After a long winter in the U.S., it’s finally warming up! Just last week I did my first BillionGraves cemetery field trip of the season. So I’m pleased to see that they’re offering a BillionGraves challenge to those who take pictures or index:
“It can’t be any better than doing your favorite thing- taking pictures of headstones and transcribing them, AND winning prizes! So take advantage of the rising temperatures to capture some headstone images at your local cemetery or get your transcribing game on.”
We’ve blogged about BillionGraves before: it’s a leading site for capturing cemetery headstones around the world. Their free app (for iPhone and Android) makes it easy to find a cemetery near you (wherever you are) that needs imaging; use your smart phone to take geo-tagged tombstone photos; transcribe any images you care to; and upload them to their site. (I always upload when I return home so my phone will upload images using my home’s wi-fi instead of charging me data.) But you can also participate in the challenge by indexing records already on their site, if cemetery visits aren’t your thing.
Got kids who are out of school and looking for something to do? Take them with you to image headstones. My kids don’t necessarily prefer this to going to the pool, but they’re game sometimes, especially if a stop at an ice cream stand is part of the deal. Here’s Lisa Louise Cooke’s interview with BillionGraves staffer and tips for getting started:
Here’s a gem of a success story about using YouTube for family history. This woman found footage of her daddy racing his 1959 El Camino.
One of my favorite places to teach classes is at the Southern California Genealogical Society’s annual Jamboree, where they know how to have a great time AND pack in top-notch family history learning.
Are Your Ancestors on YouTube?
Just before one of my sessions at the 2016 Jamboree, Robyn came up to me and introduced herself. Then she proceeded to accuse me of keeping her up all night!
It turns out that she had attended my class the day before on the subject of finding your family history on YouTube. The tips and examples I shared in that lecture came from chapter 14 of my book The Genealogist’s Google Toolbox, which is devoted to YouTube. The session inspired her to stay up late that night and try it herself.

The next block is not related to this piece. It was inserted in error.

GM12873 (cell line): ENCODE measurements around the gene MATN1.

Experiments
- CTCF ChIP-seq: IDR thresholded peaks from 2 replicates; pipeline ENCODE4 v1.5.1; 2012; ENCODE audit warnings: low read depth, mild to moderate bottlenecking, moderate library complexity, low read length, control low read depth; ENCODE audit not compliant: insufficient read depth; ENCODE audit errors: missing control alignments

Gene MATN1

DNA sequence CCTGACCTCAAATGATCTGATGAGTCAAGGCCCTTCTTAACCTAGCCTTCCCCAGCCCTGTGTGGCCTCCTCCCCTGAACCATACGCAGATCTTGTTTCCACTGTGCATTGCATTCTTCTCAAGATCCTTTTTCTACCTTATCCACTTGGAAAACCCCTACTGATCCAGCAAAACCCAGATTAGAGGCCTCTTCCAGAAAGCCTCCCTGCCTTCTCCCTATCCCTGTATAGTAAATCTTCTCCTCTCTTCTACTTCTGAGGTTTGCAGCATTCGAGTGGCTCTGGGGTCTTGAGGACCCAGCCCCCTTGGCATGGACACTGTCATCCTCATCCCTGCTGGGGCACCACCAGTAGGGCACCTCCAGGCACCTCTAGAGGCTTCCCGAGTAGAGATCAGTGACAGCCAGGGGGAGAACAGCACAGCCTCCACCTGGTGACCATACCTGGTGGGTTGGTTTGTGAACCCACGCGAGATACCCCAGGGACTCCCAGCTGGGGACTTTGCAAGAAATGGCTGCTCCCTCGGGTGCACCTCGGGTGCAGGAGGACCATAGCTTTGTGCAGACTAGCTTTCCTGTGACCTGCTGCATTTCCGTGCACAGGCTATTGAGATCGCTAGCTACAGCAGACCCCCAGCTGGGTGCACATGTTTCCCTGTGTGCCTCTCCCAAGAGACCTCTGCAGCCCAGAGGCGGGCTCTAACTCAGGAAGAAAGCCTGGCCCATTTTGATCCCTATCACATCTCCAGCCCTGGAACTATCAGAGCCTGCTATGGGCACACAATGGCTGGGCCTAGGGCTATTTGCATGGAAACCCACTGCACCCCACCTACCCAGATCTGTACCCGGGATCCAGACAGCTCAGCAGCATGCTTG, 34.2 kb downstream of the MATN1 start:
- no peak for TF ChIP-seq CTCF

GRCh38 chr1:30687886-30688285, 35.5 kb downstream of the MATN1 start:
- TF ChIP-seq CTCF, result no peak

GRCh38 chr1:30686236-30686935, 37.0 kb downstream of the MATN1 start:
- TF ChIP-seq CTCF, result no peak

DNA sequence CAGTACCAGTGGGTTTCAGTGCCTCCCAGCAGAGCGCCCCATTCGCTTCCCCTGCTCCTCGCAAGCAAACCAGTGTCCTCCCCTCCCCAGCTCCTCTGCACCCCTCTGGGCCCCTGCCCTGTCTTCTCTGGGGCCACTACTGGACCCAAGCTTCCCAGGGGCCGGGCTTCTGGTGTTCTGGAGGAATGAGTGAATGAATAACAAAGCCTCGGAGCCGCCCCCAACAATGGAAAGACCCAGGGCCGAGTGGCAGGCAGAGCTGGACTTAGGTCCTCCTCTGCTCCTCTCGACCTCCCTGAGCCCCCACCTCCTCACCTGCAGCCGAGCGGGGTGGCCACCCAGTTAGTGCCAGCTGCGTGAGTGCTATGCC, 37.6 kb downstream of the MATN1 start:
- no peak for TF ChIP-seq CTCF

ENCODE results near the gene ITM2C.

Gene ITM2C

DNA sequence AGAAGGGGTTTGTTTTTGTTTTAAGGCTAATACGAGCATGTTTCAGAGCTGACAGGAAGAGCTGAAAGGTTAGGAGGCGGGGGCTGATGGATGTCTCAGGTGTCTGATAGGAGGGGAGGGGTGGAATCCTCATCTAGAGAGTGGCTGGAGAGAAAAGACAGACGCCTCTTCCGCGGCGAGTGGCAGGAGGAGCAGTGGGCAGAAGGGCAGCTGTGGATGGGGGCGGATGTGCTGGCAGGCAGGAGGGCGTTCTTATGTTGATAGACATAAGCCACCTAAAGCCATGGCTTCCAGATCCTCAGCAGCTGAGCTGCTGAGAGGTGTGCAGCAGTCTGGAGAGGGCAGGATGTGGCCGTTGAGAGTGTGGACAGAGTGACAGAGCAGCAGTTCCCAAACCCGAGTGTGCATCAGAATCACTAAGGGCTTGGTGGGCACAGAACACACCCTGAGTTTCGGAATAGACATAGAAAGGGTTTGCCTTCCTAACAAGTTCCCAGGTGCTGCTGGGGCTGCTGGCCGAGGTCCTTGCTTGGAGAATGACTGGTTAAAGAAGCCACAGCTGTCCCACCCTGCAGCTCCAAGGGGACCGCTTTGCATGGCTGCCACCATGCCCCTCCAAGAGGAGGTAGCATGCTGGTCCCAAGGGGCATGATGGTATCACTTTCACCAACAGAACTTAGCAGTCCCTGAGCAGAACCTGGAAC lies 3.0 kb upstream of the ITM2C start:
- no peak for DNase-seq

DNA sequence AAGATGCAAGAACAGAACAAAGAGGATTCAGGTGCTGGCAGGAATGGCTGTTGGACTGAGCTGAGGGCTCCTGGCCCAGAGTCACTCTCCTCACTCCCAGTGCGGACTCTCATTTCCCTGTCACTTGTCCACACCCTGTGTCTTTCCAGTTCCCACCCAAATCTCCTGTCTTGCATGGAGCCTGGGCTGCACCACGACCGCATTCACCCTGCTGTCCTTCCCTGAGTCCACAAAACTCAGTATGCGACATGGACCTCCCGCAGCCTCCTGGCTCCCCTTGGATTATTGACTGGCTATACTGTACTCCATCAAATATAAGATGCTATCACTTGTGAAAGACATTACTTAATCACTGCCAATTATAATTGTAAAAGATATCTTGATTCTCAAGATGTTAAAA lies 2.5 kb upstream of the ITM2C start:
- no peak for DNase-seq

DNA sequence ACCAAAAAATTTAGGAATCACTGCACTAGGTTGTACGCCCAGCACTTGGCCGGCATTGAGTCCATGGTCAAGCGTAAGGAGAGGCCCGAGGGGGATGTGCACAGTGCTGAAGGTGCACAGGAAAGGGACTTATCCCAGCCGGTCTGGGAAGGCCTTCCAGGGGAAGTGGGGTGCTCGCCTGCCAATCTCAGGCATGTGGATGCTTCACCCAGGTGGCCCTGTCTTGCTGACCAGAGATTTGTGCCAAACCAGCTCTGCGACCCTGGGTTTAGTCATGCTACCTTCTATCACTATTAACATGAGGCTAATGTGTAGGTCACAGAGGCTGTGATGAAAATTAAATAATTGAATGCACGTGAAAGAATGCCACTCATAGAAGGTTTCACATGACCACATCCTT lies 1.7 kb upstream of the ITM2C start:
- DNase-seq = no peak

It can seem so far-fetched buy medication canada legal when I first tell the audience that they might find amazing footage relating to their families on YouTube. But results don’t lie.
The Search on YouTube for Family History
Robyn reported a thrilling find! She searched YouTube for Cleves, Ohio:
“Up came a video that was Edgewater sports park, which was where my father drag-raced when I was a little girl,” she said. “There was a picture of him racing his 1959 El Camino! It was so exciting!”
It was a black and white video. She sent it to her brother to share–and came back to my class the next day to report her success and see what else she could try.
Thanks for sharing, Robyn! Here’s the video:
More Ideas for using YouTube for Family History
Want more inspiration and ideas for using YouTube for family history? Click the image below to read about 6 fantastic ways to use YouTube for family history!
Navy/Marine Corps Purple Heart Medal with gold 5/16 inch star and lapel button in presentation case. World War II. Wikepedia Commons image; click to view full citation.
Fifteen years after a Purple Heart and other lost WWII medals disappeared during a robbery, they have been returned to the family from whom they were stolen.
The medals belonged to James Dillion Adkison, a Lubbock, TX soldier killed at Pearl Harbor in 1943. A niece of James’ told a reporter that “Uncle JD’s” death left a huge hole in the family. Her mother grieved the loss of her brother for years, particularly on the Pearl Harbor bombing anniversary and Memorial Day.
The entire town and police department are credited in this news article for helping to reunite the medals with JD’s family.
We love stories like these! They shine the spotlight on the often-invisible efforts of family historians, antique collectors, and others who try to return lost items to their families. You can click here to read about a WWII dog tag that was returned to a family after many years. That post also tells how you can help a blogger who dedicates efforts to returning lost dog tags to families. It’s inspiring!